Besides building knock-offs of the J. R. Davidson design (circa 1945; see post below, then top photo in right-hand margin) I’ve come up with a few of my own.

Anyone who has been inside my wee shop will think, I bet they'll be tiny... made from scrap lumber... and dusty.

Oh, they'd be so wrong.

Okay, my birdhouses are usually small but so are the tenants.

Made from scrap? Certainly - that's rule number one.

["Watch your fingers while making narrow cuts e.g. roof planks": photo GAH]

Dusty? I admit, I get dusty (I'm a bit crusty too sometimes - until laundry day) but dusty is such a relative term.

I'd rather say the birdhouses are bits of wood craft.

(Maybe even on their way to becoming folk art, sought after by enthusiasts willing to pay any price!! Sorry, I digress).

Definitely rustic.

I say rustic because the faces are made from century old barnboard, and I definitely grew more gray hair while cutting thin strips of roofing material on my table saw.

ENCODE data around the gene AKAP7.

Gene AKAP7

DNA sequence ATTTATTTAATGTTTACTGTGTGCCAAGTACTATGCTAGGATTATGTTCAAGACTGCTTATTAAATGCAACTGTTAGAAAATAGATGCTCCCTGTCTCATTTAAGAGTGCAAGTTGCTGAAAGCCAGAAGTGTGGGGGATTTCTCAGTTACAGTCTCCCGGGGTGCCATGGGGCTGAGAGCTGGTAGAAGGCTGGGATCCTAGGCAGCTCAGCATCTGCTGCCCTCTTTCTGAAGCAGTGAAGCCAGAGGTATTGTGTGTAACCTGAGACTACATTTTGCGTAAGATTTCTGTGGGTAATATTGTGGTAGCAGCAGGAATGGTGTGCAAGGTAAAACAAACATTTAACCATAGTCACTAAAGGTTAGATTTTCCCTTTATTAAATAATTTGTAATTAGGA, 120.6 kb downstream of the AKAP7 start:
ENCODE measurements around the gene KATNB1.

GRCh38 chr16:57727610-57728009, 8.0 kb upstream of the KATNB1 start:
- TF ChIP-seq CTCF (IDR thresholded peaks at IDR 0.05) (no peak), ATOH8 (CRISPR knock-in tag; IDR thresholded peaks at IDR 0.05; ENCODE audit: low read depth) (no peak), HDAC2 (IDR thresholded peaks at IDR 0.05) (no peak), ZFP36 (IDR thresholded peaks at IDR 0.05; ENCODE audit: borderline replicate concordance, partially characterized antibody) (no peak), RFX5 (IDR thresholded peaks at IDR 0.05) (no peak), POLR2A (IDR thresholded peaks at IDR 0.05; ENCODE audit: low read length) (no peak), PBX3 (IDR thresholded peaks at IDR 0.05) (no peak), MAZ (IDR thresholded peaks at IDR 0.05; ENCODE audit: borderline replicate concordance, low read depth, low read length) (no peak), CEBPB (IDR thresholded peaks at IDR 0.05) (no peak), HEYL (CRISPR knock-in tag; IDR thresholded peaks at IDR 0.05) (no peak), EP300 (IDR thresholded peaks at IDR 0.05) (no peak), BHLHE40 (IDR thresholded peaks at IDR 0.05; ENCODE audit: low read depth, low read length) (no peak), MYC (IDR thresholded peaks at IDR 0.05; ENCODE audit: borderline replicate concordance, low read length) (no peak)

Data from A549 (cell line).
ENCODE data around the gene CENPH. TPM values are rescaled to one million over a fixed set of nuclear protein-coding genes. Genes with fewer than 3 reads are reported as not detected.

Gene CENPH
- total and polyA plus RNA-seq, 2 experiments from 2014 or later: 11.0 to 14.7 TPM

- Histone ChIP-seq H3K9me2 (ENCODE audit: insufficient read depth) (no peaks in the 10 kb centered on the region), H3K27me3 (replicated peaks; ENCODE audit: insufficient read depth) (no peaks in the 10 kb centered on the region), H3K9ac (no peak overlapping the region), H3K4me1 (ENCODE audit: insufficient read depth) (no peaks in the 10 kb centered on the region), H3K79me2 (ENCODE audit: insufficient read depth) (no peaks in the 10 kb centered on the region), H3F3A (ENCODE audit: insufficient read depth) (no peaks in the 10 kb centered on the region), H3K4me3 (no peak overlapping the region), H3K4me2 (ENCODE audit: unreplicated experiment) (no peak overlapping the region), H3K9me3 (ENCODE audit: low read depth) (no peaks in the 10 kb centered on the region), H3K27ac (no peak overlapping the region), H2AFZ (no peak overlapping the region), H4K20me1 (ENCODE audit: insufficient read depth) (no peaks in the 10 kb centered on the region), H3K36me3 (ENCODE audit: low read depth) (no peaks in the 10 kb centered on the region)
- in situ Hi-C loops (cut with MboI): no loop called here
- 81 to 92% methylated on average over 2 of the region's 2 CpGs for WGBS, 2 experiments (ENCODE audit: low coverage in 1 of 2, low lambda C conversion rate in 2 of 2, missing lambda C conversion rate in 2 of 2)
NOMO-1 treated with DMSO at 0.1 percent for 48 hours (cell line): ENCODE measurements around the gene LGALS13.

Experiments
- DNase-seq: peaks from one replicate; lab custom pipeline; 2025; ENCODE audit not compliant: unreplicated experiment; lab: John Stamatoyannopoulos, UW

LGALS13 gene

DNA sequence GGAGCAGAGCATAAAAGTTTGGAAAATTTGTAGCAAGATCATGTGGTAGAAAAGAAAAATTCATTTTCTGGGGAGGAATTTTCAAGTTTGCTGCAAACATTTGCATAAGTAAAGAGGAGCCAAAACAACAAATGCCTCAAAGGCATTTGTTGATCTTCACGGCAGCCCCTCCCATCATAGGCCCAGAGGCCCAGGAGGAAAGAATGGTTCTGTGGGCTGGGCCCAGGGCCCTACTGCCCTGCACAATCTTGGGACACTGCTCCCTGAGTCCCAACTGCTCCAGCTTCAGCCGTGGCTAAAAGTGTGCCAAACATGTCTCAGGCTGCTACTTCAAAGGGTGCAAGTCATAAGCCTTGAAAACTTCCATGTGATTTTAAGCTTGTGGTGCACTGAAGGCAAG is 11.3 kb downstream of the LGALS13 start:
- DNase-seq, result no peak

[Always make sure you know where your fingers are, and raise the saw blade only about 1/16 inch higher than the wood you’re cutting. Always).

Time well spent? Hopefully, a few birds will think so.


Do you have a birdhouse in your yard?

I’d like to see a photo, if you have time to send one along.


Sunday, May 24, 2009

I googled 'birdhouses' - so I'll be busy for awhile

Two weeks ago, while showing my sister-in-law a few of my brilliant birdhouse designs, she and I came to the conclusion that I should write a book about my journey through the land of scrap lumber and feathered friends.

Interesting book titles followed on the tail of our brief discussion.

Build It And They Will Nest